Thanks again,
Bob

Adam Collier
Adam Collier
6 months ago

I like my variation a little better and it works great for live croaker to catch trout

Adam Collier
Adam Collier
6 months ago
Reply to  Tony Acevedo

It starts with a 3-4’ leader. Fold in half. Tie a overhand loop knot. On one end tie another overhand loop knot for the sinker. On the other side I use a Palomar knot to tie a croaker hook on with it 4-6” shorter than my sinker to keep him off the bottom and above grass etc. the top loop knot gets a swivel slipped on. I have pictures of it all that I can send if you tell me where.

John Martin
John Martin
6 months ago

Hi Tony ,John Here, thanks tons for this drop shot video, just here for the winter. I am a bait fishermen . and this method is so simple.Do you still use Braid as your main line or just mono ?

Nick Caldarelli
Nick Caldarelli
6 months ago

Hi Tony. Is there a variation of this technique to add two hooks?

Anonymous
Anonymous
6 months ago

I’d like to know the answer to this also

Harvey
Harvey
6 months ago

Silly question, can this set up be scaled up for big grouper? Big hook, super heavy weight, 100lb mono? or is it best served for bait fish or smaller game fish?

Harvey
Harvey
6 months ago
Reply to  Tony Acevedo

Tony,
Thanks for the info. ill check out a big swivel.

Benedict Castellano
Benedict Castellano
6 months ago

I often use this type of rig often with two hooks off the main line. I have learned that when dropping deep the weight will often spin on the way down and this causes the hook lines to twist around the main line. A swivel on the weight helps eliminate this issue.

Anonymous
Anonymous
6 months ago

I also use a swivel, easy weight on and off!

Adam Austin
Adam Austin
6 months ago

Ahh, so you’re just tying overhand knot loops. You’re not tying an actual drop loop knot that stands out sideways from the line. This one is certainly less complicated. Not sure what the difference is in performance between the two.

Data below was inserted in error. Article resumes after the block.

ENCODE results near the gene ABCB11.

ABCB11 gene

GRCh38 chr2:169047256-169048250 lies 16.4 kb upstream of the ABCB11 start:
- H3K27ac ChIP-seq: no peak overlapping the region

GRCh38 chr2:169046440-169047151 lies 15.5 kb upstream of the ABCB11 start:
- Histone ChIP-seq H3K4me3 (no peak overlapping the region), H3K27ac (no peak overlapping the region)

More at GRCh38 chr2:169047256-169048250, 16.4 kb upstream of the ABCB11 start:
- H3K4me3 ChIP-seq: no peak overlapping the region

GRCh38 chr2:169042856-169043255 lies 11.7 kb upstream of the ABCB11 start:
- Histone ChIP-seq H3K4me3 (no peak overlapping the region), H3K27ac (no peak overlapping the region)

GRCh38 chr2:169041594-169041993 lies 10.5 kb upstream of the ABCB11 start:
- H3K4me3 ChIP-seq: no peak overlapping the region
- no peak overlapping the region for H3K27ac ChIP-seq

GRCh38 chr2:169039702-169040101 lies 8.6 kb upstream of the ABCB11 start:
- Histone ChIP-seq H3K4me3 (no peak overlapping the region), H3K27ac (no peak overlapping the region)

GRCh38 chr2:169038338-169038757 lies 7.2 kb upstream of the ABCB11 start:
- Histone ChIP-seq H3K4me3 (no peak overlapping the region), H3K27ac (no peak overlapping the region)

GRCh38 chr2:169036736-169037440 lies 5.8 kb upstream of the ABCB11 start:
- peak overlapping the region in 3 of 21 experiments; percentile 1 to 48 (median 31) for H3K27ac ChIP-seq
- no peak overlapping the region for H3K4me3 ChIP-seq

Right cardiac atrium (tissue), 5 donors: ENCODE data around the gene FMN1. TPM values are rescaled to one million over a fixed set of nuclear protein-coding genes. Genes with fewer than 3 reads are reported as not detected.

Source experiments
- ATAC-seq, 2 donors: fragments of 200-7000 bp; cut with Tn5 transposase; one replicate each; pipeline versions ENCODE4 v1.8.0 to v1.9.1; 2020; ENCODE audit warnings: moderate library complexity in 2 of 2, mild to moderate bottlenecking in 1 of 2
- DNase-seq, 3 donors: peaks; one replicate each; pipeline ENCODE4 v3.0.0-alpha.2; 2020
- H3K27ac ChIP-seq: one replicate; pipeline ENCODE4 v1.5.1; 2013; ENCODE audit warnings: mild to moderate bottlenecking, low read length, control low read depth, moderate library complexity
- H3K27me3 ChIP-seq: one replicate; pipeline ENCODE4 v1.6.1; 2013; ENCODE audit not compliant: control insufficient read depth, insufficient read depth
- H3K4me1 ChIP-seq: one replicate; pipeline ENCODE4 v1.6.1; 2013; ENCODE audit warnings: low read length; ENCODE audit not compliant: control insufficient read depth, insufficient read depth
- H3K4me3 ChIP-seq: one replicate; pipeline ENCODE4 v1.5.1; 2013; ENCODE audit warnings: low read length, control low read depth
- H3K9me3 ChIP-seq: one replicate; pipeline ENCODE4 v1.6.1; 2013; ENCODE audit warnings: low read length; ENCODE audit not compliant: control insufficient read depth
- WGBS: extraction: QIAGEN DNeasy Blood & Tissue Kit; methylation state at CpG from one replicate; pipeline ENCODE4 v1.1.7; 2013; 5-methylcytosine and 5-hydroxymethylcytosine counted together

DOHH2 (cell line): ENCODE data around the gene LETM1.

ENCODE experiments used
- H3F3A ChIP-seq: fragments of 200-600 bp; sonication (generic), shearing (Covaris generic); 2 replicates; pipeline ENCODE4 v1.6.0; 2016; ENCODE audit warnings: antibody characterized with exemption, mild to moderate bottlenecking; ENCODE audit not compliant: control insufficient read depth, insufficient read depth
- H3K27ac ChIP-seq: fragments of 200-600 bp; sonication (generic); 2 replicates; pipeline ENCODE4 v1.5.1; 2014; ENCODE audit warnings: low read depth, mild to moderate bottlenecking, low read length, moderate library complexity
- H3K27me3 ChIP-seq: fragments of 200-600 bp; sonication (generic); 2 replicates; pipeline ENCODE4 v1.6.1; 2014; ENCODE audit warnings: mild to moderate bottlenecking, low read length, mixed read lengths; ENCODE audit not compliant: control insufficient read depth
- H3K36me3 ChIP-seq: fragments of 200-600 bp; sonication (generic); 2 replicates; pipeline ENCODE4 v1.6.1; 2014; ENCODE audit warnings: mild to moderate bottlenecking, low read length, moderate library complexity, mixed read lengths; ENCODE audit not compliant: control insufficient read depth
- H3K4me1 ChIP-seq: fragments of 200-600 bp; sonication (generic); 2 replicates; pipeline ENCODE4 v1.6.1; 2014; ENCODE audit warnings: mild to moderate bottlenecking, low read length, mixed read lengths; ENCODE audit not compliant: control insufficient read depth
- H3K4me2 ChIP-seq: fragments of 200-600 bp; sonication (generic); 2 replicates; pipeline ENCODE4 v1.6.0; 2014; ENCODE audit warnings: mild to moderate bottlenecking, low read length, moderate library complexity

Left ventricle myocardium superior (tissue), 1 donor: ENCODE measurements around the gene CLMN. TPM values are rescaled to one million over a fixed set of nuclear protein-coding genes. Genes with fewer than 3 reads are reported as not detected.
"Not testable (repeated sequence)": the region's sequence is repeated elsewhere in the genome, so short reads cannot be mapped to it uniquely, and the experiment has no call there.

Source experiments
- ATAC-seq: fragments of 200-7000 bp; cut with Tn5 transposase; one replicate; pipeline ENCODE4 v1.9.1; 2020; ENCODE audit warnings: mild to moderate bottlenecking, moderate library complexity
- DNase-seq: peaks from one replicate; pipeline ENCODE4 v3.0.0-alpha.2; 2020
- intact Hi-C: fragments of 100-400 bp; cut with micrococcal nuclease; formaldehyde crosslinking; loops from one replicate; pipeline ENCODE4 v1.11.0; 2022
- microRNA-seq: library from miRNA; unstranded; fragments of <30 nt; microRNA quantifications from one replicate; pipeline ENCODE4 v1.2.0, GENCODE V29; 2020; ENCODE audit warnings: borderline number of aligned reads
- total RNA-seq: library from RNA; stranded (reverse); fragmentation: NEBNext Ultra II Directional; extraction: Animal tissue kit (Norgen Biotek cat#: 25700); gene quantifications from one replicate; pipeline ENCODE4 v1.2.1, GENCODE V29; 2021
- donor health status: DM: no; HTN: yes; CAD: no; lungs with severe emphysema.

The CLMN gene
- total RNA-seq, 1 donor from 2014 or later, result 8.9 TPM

Joe Bartolone
Joe Bartolone
6 months ago

I have had some success using a traditional drop shot rig for sheepshead. I have tried two different methods of attaching the hook. The first is to attach the hook directly to the line and the second is to have the hook hang about 2-3″ off the line. The direct connect method seems to give me a better feel for the light sheepshead bites. I have been using a #1 or #4 Gamakatsu or Owner octopus hook. I also use a pencil style drop shot weight with the line clip feature which minimizes snags and allows for easy changes to match current speed.

Thanks for all your tips.

Joe Bartolone
Joe Bartolone
6 months ago
Reply to  Tony Acevedo

No, actually by using the smaller hooks (#1 or #4) results in most of the fish being hooked in the soft tissue around the outer edge of the sheepshead’s mouth. It’s hard to pull the hook out with a pliers. The technique I’ve been using is to hold on to the line as the bait descends so I can detect any quick bite. Once I feel the initial tap, I wait a few seconds and make sure there is no slack in the line. Once I feel the fish pulling away, I set the hook.

Raleigh Thomas
Raleigh Thomas
6 months ago

Good tip to minimize hardware like 3-way swivels.
I do mine a little different, using a figure-8 loop coming off the side, a couple inches long, and use a piece of leader varying from 6” to a few feet, with a loop on one end and the hook on the other. Using a loop to loop connection, the mainline loop helps hold the hook leader away from the line, and you can change hook leader sections easy if it gets chafed up or broken off. Great forum!

Anthony Scot McGallicher
Anthony Scot McGallicher
6 months ago

Great video Tony!

David Yarber
David Yarber
6 months ago

I’ll definitely check this out. I’ve been using a triple swivel set up and this looks like a superior method. Thanks guys.